Energy from Iceland could help safeguard Northern Ireland's electricity supply, the economy minister said.
The North Atlantic country enjoys massive volcanic resources and Simon Hamilton declared Northern Ireland would be a good place to land a giant undersea cable pumping some of the plentiful supply of geothermal power to the UK.
British ministers have previously discussed an interconnector, which would be one of the longest in the world at around 750 miles.
Geothermal energy is extracted from the heat stored in the Earth's core and is readily available in Iceland because it is close to tectonic plates.
The Arctic country gets most of its power from hydro and geothermal sources.
There have been concerns in Northern Ireland about power blackouts within the next decade as demand could outstrip supply.
Mr Hamilton said technology like battery storage and better energy market links with the rest of the UK and Republic of Ireland may help meet the challenge.
He added: "We should be thinking ambitiously about further afield as well to ensure that we have security of supply and put downward pressure on prices as best we can."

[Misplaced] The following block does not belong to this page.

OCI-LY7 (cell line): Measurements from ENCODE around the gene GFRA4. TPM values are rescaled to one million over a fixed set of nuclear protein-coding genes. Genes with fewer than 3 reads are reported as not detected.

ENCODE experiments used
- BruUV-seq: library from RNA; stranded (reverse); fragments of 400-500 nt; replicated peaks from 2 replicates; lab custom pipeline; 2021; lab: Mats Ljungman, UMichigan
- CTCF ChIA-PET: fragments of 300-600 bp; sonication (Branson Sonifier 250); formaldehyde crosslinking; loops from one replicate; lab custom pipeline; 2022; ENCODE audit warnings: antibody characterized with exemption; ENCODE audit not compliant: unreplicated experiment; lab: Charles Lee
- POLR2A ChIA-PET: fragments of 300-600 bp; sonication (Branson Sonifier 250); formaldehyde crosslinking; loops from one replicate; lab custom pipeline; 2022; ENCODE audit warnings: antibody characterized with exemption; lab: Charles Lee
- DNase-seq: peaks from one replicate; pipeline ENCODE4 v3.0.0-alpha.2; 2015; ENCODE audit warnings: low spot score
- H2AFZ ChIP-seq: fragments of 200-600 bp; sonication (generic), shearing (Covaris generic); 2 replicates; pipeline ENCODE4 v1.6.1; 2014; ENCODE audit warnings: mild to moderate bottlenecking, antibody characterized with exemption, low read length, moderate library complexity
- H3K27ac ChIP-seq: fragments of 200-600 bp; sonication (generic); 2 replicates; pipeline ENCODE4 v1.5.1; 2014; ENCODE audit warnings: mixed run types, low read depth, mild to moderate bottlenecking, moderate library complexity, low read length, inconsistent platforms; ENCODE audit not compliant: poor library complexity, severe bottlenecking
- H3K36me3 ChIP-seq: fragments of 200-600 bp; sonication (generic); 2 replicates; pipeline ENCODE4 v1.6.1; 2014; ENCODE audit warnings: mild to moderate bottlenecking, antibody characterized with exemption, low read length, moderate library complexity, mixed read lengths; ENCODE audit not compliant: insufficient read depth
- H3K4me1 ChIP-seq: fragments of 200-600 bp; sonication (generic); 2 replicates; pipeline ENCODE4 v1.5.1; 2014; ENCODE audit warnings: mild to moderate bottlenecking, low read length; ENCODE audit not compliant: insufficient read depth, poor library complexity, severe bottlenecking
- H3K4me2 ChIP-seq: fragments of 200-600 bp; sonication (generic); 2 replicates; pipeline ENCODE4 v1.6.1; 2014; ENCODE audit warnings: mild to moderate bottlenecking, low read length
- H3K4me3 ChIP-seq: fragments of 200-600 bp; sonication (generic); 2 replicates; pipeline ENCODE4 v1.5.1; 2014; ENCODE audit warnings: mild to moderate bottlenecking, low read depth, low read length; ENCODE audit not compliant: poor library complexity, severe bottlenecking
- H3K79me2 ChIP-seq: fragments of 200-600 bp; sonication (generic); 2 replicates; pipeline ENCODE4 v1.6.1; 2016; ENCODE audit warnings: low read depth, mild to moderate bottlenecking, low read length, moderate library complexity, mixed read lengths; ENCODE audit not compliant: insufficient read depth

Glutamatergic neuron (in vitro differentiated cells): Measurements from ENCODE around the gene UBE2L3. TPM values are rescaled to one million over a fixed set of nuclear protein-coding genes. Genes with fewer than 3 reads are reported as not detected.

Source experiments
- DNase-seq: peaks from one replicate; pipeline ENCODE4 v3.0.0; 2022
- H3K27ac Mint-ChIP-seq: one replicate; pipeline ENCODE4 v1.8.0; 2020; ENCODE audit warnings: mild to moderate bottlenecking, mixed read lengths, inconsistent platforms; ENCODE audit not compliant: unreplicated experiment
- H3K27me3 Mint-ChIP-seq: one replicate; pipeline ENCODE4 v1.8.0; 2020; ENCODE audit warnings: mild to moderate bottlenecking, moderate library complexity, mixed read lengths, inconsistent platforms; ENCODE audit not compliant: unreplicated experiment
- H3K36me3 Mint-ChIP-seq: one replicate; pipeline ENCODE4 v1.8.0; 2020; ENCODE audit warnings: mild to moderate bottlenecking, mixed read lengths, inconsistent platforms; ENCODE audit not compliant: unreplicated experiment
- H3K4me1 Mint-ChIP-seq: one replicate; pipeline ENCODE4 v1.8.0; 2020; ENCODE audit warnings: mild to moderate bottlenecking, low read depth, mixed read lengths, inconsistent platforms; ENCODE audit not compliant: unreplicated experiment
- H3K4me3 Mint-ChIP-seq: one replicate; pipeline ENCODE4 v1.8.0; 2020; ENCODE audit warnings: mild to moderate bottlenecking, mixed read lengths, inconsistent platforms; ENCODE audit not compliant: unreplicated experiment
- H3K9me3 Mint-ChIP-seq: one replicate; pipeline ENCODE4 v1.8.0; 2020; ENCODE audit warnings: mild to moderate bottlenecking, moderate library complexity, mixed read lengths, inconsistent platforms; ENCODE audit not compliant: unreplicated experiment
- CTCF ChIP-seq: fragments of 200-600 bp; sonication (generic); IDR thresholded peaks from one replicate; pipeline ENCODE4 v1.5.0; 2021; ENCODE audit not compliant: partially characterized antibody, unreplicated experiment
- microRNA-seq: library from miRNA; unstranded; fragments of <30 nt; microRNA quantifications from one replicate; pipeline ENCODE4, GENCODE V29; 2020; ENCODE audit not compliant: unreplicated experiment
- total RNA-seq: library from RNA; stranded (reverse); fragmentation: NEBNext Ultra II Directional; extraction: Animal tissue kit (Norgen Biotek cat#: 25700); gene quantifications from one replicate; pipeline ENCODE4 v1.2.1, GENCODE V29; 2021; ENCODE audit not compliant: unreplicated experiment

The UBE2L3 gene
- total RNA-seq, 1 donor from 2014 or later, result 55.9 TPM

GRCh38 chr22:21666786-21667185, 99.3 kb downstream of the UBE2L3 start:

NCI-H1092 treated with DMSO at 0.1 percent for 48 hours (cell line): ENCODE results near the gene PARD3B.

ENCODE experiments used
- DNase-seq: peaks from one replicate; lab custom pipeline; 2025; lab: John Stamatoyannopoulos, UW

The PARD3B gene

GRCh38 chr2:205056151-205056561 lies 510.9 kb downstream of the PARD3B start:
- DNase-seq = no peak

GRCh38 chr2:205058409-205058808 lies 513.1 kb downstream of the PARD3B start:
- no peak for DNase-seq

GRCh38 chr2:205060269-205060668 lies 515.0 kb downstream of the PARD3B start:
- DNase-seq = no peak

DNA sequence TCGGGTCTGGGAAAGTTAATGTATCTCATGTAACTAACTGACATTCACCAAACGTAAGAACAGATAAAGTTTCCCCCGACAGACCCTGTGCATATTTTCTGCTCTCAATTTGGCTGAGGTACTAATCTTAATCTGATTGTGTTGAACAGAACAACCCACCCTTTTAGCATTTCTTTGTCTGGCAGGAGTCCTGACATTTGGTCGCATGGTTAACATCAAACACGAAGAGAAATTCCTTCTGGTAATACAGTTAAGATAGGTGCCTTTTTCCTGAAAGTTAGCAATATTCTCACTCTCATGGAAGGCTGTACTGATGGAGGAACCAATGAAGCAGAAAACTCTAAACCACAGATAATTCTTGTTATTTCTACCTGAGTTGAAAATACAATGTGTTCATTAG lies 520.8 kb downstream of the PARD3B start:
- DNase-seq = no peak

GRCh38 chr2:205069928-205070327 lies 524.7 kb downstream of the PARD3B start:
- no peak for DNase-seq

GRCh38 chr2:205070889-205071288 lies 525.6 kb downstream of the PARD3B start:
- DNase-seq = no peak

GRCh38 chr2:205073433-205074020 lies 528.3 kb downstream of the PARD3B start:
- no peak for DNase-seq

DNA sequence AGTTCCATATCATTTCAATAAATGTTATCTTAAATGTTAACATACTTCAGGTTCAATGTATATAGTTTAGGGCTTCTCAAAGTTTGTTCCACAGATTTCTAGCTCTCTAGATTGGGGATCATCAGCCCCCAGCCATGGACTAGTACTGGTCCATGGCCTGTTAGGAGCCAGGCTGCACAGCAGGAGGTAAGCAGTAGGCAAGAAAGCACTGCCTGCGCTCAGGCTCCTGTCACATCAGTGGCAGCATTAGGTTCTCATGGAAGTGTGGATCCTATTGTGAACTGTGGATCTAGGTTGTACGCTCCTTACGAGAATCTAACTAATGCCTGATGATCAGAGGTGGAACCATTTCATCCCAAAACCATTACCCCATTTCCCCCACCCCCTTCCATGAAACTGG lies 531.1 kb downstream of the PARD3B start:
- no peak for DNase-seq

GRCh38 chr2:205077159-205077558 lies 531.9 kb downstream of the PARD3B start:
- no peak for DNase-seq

The Democratic Unionist was quizzed by the Northern Ireland Affairs Committee of MPs at Westminster about an energy link with Iceland.
He responded: "We should not think just about the North/South interconnector, we should think more about East and West but we should be looking at more opportunities.
"I am not saying that they are simple or easy or low cost options but I can recall the last prime minister talking openly about this (Icelandic) option and I am just making the point that I think Northern Ireland would be as good a destination to land an interconnector."
He said it would not be a matter primarily for Stormont ministers.
"If it was being taken forward at a UK Government level I think Northern Ireland would be as good an option to land that into and connect into the rest of Great Britain and it would be to everybody's benefit."
Despite falling electricity prices, he said, the market at present was too small.
"It is not as efficient as we would want it to be. When you integrate it with a bigger market you get a much more efficient market."
It was a measure of the man that was Austin Hunter that his sudden and tragic death brought a flood of heartfelt tributes from a wide range of sources. These include the organisations he worked for, the politicians, including the First and Deputy First Ministers, with whom he came in contact and not least his fellow journalists.